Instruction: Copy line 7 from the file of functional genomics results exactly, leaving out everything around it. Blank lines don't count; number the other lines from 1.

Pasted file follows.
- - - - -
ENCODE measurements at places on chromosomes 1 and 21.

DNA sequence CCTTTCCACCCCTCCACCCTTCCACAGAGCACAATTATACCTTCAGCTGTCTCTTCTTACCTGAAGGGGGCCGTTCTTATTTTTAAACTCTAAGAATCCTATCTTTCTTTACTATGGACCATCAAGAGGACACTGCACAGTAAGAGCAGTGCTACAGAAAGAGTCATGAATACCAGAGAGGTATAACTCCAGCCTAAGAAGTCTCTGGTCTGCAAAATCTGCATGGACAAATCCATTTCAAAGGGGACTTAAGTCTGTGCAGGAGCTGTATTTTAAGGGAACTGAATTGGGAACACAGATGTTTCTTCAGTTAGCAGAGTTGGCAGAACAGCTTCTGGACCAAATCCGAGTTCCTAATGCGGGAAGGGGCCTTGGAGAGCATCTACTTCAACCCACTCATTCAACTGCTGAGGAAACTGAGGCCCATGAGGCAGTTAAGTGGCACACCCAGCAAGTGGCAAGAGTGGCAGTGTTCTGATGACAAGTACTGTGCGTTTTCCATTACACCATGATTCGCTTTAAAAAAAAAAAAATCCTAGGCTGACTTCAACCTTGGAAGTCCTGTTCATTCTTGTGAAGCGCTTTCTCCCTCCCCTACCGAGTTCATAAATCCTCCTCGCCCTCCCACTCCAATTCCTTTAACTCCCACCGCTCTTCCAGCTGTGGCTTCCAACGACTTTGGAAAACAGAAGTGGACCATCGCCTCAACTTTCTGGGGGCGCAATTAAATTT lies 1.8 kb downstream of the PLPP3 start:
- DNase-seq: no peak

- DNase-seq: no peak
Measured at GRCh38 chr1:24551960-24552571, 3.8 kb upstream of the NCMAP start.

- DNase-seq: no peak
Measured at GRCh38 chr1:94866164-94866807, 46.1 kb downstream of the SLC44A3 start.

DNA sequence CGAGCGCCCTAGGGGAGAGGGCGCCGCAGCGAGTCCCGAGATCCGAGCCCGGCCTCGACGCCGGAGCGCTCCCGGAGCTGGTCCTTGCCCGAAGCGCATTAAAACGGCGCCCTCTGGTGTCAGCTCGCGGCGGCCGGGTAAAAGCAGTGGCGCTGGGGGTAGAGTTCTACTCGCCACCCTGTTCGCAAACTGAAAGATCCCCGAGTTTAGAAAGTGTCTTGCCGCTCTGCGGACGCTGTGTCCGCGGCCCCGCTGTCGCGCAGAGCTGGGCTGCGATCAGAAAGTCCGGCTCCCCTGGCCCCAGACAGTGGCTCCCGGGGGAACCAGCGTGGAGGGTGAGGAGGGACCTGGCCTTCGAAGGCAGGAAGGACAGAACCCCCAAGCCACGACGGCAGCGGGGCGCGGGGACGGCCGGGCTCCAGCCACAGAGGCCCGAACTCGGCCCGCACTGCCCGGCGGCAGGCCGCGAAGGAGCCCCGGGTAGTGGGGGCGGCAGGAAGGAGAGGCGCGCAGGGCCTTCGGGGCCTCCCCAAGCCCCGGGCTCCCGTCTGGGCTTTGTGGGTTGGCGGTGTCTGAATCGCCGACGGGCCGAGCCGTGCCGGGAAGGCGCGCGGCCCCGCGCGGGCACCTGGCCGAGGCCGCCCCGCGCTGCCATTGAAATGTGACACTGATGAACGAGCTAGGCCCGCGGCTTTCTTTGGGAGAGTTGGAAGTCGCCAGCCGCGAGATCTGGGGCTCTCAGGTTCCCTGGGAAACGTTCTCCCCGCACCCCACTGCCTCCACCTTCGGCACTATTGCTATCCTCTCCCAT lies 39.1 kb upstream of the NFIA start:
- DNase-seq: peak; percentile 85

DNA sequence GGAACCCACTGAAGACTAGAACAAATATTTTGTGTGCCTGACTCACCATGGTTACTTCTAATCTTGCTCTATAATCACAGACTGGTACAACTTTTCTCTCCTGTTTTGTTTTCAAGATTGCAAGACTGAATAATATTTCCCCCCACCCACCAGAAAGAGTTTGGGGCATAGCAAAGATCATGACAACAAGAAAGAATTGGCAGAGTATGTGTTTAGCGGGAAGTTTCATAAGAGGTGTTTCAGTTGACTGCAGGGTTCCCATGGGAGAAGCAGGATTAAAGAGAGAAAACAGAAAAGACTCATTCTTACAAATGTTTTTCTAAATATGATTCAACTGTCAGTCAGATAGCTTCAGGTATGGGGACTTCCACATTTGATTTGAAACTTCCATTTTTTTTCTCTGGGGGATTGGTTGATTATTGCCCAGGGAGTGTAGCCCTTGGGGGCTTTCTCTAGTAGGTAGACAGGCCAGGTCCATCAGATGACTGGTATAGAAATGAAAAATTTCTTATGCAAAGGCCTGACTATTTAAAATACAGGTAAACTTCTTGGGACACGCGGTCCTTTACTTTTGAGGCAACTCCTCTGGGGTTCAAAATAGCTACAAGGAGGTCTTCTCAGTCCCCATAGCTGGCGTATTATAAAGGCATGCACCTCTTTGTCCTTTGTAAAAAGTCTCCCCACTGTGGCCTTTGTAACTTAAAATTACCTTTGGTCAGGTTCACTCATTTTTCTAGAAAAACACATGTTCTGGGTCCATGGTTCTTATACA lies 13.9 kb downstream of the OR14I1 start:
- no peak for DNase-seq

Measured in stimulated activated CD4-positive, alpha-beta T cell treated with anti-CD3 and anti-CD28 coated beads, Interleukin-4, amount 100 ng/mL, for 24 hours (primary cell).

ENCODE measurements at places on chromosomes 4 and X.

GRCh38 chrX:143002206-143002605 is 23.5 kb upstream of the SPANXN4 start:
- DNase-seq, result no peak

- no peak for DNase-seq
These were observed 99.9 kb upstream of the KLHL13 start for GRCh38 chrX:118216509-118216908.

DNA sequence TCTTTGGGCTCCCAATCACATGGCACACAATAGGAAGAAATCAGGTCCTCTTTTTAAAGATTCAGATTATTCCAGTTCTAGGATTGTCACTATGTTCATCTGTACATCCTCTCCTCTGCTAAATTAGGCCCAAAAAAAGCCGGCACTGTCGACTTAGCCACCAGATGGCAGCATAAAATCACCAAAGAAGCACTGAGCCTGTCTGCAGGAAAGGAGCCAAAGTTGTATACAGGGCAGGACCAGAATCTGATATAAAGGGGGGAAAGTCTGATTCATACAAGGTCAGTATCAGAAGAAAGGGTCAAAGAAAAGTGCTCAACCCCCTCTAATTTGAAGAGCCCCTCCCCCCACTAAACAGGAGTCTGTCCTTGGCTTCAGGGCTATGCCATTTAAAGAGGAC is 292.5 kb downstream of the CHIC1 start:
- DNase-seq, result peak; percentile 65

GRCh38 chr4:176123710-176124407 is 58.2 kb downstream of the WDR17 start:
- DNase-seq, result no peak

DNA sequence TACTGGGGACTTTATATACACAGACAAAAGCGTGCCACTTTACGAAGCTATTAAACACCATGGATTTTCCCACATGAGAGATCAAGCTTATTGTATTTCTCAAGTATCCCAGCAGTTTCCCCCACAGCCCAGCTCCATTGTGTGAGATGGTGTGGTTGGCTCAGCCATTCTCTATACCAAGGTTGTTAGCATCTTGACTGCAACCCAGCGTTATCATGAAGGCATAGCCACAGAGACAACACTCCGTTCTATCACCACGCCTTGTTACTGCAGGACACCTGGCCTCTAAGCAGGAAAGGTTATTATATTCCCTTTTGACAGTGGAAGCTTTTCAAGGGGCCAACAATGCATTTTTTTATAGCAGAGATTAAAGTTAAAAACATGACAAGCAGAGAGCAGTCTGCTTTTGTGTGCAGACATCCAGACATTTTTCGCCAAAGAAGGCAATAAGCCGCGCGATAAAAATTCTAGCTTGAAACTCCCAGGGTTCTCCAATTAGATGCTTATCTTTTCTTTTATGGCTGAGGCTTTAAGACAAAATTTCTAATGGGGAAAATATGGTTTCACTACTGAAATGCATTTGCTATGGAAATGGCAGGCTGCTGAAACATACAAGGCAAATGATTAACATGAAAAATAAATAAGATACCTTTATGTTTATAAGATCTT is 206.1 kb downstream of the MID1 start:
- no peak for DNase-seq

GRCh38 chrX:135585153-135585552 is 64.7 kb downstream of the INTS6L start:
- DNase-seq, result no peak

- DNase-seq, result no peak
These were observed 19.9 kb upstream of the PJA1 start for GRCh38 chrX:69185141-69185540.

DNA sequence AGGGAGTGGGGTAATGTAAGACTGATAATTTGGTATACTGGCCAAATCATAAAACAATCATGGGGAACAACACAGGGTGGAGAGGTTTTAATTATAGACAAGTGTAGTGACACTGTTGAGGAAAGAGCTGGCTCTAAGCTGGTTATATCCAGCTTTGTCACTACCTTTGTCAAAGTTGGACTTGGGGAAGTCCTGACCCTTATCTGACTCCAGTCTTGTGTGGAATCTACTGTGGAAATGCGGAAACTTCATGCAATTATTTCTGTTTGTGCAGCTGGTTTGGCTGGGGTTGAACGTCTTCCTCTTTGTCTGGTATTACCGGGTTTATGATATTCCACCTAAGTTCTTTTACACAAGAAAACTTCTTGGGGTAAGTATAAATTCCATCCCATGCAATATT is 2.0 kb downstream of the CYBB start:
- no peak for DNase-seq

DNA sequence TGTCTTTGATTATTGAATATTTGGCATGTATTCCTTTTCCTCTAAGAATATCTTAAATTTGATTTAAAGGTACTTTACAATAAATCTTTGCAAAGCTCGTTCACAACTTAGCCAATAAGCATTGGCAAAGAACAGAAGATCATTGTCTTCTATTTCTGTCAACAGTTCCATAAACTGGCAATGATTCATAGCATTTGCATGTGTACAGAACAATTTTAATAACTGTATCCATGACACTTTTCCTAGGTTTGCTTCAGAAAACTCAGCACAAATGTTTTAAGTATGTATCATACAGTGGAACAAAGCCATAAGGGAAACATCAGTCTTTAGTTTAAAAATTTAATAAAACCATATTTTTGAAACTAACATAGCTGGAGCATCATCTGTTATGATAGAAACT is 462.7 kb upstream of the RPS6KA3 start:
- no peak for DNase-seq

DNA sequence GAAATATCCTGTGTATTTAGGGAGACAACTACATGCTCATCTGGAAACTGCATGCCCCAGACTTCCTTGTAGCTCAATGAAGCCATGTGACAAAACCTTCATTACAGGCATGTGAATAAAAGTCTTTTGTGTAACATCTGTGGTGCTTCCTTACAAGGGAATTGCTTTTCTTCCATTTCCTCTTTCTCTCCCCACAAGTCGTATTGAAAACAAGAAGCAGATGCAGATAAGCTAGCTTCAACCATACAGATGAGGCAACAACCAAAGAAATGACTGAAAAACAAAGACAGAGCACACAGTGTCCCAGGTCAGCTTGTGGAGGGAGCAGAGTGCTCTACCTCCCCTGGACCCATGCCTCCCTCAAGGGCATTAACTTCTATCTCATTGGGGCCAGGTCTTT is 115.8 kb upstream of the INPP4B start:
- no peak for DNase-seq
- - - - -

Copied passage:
Measured at GRCh38 chr1:94866164-94866807, 46.1 kb downstream of the SLC44A3 start.